Active Hurricane Season Predicted

Hurricane Ike 2008 (National Oceanic & Atmospheric Administration)

View of Hurricane Ike from the International Space Station (NASA)

The day before yesterday, the Atlantic hurricane season began, and is predicted to be among the most active on record. (The season lasts through November 30th.)

While it’s true that Kansas isn’t directly affected by these powerful and destructive storms, their impact – as Katrina emphasized a few short years ago – can be enormous.

The official 2010 Atlantic Hurricane Season Outlook is a joint product of the National Oceanic and Atmospheric Administration and the Climate Prediction Center. This year the Outlook “calls for an 85% chance of an above normal season. The outlook indicates only a 10% chance of a near-normal season and a 5% chance of a below-normal season.”

They add that “the conditions expected this year have historically produced some very active Atlantic hurricane seasons. The 2010 hurricane season could see activity comparable to a number of extremely active seasons since 1995. If the 2010 activity reaches the upper end of our predicted ranges, it will be one of the most active seasons on record.

“We estimate a 70% probability for each of the following ranges of activity this season: 14-23 Named Storms, 8-14 Hurricanes, [and] 3-7 Major Hurricanes.” (See the Outlook itself for a much more detailed analysis.)

For additional insights see NOAA’s press release NOAA Expects Busy Atlantic Hurricane Season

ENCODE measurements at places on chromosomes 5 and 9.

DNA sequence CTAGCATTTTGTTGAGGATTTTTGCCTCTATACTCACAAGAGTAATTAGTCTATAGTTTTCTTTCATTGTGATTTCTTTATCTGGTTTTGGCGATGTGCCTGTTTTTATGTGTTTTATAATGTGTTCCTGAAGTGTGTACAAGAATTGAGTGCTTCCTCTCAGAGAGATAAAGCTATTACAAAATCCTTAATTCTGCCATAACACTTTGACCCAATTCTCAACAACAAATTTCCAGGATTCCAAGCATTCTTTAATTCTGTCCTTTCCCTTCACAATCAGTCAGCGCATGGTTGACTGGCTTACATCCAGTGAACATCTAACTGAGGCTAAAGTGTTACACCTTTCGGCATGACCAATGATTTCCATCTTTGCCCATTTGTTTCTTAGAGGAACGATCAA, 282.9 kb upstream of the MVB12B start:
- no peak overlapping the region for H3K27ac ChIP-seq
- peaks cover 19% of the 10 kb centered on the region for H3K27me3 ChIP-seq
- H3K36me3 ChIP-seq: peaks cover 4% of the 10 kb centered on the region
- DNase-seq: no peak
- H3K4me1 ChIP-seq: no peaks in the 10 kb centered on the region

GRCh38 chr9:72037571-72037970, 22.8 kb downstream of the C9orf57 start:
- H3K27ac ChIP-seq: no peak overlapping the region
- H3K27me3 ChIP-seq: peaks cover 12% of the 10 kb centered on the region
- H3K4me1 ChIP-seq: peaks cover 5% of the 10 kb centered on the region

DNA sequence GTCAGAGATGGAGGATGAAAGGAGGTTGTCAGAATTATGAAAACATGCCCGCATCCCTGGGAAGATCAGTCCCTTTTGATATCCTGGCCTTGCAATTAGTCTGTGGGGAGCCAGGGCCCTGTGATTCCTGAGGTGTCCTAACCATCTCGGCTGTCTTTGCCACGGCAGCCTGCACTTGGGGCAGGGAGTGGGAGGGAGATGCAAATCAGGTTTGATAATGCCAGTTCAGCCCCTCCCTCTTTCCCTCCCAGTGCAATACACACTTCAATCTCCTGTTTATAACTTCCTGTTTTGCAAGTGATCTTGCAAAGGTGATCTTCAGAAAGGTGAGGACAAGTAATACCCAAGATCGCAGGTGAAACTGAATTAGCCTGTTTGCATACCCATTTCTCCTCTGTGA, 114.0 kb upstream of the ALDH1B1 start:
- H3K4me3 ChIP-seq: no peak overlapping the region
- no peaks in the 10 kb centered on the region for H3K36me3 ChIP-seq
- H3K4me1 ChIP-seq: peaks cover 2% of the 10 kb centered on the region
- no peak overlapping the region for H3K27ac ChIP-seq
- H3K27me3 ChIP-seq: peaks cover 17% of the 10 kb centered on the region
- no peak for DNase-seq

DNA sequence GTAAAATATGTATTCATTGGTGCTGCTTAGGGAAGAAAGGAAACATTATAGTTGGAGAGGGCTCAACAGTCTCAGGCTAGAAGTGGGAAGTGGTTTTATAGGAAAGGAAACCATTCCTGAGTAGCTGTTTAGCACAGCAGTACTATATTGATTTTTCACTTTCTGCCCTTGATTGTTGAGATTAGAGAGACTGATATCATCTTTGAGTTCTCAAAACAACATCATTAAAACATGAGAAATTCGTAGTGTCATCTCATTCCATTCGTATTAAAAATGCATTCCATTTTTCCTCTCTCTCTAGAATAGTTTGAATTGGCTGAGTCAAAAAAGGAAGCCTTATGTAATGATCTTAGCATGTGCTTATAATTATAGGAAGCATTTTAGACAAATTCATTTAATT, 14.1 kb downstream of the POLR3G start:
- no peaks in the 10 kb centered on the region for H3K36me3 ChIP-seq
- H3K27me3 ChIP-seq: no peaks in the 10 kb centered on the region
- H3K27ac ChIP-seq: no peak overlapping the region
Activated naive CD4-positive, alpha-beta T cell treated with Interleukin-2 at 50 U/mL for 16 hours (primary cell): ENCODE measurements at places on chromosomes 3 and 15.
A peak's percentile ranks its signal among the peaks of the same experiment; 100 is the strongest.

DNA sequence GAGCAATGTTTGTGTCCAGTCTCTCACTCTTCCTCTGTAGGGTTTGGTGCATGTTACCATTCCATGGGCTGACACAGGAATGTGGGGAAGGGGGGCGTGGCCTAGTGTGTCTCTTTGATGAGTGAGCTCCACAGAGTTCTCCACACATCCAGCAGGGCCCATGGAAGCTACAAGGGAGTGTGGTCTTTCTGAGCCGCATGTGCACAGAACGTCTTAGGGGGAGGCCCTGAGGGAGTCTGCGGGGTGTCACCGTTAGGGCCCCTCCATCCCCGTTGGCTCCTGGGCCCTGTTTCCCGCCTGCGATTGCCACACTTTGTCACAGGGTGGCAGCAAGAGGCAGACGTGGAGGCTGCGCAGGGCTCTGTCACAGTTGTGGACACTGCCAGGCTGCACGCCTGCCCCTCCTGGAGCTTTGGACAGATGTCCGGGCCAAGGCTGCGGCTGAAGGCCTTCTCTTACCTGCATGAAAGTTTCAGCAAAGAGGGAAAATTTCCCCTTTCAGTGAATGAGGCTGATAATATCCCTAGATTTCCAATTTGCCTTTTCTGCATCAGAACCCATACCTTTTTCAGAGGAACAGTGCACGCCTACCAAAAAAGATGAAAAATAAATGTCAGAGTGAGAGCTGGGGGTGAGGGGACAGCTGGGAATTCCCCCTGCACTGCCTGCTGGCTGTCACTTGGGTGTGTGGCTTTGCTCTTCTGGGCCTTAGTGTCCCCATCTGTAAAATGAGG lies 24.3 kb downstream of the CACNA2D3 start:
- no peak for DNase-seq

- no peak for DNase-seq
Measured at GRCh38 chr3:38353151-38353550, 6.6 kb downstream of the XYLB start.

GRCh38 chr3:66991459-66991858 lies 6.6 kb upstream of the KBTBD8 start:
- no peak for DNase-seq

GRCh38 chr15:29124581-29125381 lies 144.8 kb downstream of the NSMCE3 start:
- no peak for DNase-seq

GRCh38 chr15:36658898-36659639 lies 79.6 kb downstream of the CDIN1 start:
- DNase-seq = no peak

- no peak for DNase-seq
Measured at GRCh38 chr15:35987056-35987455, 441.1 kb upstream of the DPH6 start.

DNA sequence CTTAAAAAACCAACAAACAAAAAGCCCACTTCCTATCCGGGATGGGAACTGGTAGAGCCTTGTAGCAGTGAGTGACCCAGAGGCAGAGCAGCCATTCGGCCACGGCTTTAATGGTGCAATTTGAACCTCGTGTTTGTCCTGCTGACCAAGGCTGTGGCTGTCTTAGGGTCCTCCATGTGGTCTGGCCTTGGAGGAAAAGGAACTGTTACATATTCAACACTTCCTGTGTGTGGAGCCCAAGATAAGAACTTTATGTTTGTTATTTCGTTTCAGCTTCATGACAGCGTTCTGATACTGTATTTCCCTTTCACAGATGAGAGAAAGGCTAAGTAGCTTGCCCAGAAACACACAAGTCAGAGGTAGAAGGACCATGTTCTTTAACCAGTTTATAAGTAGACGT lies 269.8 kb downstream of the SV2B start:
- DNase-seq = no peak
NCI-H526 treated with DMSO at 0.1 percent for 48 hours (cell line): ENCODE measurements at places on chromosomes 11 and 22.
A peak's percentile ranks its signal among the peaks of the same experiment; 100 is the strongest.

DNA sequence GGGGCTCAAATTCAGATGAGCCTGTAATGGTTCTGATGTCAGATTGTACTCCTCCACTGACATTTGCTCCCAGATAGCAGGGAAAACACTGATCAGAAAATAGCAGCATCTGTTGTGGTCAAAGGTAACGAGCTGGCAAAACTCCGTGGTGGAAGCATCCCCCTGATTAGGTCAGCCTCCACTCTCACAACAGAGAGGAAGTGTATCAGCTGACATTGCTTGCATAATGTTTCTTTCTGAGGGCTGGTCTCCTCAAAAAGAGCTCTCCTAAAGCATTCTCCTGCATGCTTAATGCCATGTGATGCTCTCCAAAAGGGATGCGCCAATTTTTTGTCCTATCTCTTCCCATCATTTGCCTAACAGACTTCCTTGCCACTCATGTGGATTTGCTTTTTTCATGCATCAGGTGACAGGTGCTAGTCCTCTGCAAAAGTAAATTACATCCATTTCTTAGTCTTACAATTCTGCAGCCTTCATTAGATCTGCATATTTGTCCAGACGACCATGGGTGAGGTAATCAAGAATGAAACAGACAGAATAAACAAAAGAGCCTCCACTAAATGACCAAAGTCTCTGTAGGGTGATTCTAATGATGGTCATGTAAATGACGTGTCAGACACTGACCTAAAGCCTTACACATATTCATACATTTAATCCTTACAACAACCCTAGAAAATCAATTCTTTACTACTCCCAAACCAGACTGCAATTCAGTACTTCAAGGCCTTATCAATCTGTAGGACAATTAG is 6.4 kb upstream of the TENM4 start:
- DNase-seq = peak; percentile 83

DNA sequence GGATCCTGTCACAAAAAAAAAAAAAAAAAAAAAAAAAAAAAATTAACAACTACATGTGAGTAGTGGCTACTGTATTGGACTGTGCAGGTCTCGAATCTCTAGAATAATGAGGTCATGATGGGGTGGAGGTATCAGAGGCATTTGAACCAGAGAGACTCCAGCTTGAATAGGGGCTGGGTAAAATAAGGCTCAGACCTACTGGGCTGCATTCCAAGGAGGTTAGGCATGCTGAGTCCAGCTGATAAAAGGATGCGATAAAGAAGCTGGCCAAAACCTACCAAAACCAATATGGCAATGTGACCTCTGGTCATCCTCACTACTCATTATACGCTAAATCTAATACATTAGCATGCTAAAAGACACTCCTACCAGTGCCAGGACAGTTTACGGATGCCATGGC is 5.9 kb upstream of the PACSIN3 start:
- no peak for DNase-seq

At the same time, NOAA is projecting a comparatively quiescent Pacific Ocean season, as indicated by their press release NOAA Predicts Below Normal Eastern Pacific Hurricane Season.

An interesting sidelight can be found in the discussion of hurricane modeling and prediction by Florida State University scientists in this item from Science Daily.

What are the implications of a very active and dangerous hurricane season for the massive oil spill in the Gulf of Mexico? You may find the answers to your questions in a two-page NOAA factsheet on Hurricanes and the Oil Spill.

For real-time observation of developing and threatening hurricanes using satellite imagery and current reports see NOAA’s Atlantic and Caribbean Tropical Satellite Imagery website, NOAA’s National Hurricane Center website, and Colorado State University’s Tropical Atlantic Headquarters.

NASA’s Hurricane Resource Webpage includes the latest storm images and data from NASA satellites, in addition to a wealth of collateral information, related research news, and links to other good sites.

I’d especially recommend the resources in Hurricanes in [Recent] History, the Hurricane Educational Links and a short but interesting 4-page brochure on NASA’s Role In Hurricane Research.

Hurricane Noel 2007 Infrared (NOAA)

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Published in: on June 3, 2010 at 3:47 pm  Leave a Comment  

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